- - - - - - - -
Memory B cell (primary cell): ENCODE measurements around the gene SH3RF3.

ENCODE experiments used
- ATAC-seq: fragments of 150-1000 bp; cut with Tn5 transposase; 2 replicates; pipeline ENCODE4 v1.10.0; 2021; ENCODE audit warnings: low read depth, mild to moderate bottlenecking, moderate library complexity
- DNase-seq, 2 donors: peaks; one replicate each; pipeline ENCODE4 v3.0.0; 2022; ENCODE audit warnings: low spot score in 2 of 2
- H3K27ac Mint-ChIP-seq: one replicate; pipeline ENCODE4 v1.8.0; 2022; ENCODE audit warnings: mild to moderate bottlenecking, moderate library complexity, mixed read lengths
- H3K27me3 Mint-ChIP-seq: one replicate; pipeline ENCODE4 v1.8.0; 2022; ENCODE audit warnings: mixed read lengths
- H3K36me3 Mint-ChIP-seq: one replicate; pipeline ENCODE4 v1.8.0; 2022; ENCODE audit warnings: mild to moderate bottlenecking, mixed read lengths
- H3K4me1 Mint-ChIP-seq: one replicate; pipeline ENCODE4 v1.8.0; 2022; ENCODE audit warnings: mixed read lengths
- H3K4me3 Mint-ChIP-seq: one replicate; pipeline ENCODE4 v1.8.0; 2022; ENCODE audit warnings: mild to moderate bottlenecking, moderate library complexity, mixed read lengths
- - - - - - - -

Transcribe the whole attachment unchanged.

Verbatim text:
Memory B cell (primary cell): ENCODE measurements around the gene SH3RF3.

ENCODE experiments used
- ATAC-seq: fragments of 150-1000 bp; cut with Tn5 transposase; 2 replicates; pipeline ENCODE4 v1.10.0; 2021; ENCODE audit warnings: low read depth, mild to moderate bottlenecking, moderate library complexity
- DNase-seq, 2 donors: peaks; one replicate each; pipeline ENCODE4 v3.0.0; 2022; ENCODE audit warnings: low spot score in 2 of 2
- H3K27ac Mint-ChIP-seq: one replicate; pipeline ENCODE4 v1.8.0; 2022; ENCODE audit warnings: mild to moderate bottlenecking, moderate library complexity, mixed read lengths
- H3K27me3 Mint-ChIP-seq: one replicate; pipeline ENCODE4 v1.8.0; 2022; ENCODE audit warnings: mixed read lengths
- H3K36me3 Mint-ChIP-seq: one replicate; pipeline ENCODE4 v1.8.0; 2022; ENCODE audit warnings: mild to moderate bottlenecking, mixed read lengths
- H3K4me1 Mint-ChIP-seq: one replicate; pipeline ENCODE4 v1.8.0; 2022; ENCODE audit warnings: mixed read lengths
- H3K4me3 Mint-ChIP-seq: one replicate; pipeline ENCODE4 v1.8.0; 2022; ENCODE audit warnings: mild to moderate bottlenecking, moderate library complexity, mixed read lengths